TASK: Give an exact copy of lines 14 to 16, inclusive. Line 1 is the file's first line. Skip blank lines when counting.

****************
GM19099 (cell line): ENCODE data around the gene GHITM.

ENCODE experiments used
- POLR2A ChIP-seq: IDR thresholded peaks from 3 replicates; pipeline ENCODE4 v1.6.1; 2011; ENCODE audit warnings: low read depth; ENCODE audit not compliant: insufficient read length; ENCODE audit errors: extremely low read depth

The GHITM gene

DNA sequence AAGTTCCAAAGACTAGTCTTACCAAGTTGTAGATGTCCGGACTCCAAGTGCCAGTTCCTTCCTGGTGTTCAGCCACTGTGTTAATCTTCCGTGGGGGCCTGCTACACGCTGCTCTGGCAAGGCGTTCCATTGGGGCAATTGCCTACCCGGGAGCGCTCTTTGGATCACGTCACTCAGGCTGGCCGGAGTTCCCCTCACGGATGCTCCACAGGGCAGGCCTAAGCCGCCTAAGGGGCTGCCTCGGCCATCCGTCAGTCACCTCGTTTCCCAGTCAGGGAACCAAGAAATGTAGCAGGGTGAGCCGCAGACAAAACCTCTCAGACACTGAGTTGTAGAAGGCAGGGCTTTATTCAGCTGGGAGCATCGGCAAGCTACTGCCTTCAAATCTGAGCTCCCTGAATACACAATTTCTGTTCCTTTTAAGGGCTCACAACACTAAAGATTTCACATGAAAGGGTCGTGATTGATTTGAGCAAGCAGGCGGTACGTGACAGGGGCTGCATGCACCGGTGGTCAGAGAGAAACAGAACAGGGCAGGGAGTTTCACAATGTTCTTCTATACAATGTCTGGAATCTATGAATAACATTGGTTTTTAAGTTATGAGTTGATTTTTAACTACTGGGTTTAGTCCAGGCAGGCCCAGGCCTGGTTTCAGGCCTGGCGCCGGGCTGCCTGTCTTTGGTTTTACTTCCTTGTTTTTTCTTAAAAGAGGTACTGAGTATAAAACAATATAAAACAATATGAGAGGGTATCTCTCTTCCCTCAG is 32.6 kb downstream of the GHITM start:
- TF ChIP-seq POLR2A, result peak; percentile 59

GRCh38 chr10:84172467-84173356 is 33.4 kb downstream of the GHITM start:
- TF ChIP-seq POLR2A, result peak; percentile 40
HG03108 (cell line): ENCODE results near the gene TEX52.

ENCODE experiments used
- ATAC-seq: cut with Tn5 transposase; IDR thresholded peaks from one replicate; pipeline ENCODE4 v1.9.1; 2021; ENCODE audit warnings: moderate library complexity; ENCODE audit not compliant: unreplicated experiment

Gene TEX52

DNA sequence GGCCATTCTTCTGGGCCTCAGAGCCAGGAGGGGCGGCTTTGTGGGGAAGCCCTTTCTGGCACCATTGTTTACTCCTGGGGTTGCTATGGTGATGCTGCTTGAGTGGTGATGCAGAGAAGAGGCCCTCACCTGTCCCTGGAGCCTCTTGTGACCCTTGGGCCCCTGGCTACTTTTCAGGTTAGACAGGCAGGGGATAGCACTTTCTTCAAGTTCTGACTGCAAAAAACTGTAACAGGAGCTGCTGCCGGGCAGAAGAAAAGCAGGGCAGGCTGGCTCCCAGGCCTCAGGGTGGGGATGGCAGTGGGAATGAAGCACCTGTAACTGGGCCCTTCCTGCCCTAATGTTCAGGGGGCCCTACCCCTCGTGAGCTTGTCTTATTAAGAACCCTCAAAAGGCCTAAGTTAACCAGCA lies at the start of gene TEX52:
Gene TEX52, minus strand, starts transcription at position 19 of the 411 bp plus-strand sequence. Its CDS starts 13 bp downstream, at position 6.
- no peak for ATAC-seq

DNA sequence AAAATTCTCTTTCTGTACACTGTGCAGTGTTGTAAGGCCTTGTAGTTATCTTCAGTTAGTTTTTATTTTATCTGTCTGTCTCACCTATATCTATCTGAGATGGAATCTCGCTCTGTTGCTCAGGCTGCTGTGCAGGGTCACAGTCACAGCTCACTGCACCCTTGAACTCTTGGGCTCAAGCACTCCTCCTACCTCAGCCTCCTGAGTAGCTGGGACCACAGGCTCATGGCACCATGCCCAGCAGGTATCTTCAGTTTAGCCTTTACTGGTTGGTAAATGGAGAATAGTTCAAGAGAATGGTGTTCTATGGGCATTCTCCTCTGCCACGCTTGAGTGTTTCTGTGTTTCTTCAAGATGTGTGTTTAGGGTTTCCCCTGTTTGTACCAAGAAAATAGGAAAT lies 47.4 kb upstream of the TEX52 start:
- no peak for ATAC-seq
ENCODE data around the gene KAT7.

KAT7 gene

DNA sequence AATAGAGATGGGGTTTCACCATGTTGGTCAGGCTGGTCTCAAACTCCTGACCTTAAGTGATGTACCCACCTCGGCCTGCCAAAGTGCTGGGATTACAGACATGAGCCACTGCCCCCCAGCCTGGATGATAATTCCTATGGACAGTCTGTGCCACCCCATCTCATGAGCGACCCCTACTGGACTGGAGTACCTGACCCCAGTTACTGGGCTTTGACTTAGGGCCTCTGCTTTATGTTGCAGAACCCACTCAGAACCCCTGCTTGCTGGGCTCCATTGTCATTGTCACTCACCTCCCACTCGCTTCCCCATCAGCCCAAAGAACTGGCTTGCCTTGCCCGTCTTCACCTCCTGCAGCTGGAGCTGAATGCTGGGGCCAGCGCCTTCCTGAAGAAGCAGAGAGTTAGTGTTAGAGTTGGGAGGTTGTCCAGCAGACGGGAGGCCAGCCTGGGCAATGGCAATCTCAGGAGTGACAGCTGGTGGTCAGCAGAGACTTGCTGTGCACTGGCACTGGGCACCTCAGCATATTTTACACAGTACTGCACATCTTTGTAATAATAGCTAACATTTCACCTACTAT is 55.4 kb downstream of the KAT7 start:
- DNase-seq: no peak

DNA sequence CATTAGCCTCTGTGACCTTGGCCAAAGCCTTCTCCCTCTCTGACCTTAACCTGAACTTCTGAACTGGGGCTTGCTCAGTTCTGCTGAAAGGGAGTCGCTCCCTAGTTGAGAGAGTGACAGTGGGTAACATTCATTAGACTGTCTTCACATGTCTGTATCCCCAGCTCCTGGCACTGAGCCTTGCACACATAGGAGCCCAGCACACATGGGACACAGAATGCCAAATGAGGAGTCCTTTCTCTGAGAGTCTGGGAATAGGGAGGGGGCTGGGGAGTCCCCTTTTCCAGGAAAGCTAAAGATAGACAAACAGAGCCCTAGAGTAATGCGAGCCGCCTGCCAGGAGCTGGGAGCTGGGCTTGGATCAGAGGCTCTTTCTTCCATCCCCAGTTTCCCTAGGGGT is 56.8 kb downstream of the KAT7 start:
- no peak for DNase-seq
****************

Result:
Gene TEX52, minus strand, starts transcription at position 19 of the 411 bp plus-strand sequence. Its CDS starts 13 bp downstream, at position 6.
- no peak for ATAC-seq

DNA sequence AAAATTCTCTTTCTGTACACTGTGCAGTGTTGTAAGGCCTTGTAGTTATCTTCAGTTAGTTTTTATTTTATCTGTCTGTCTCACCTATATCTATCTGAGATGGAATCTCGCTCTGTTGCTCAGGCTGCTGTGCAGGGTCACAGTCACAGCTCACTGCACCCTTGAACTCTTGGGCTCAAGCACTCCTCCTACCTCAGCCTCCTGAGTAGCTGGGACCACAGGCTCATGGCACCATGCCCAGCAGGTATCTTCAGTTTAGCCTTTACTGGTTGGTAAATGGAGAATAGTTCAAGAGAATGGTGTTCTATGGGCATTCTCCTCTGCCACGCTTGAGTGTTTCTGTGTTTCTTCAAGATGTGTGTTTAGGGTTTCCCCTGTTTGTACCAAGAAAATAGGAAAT lies 47.4 kb upstream of the TEX52 start: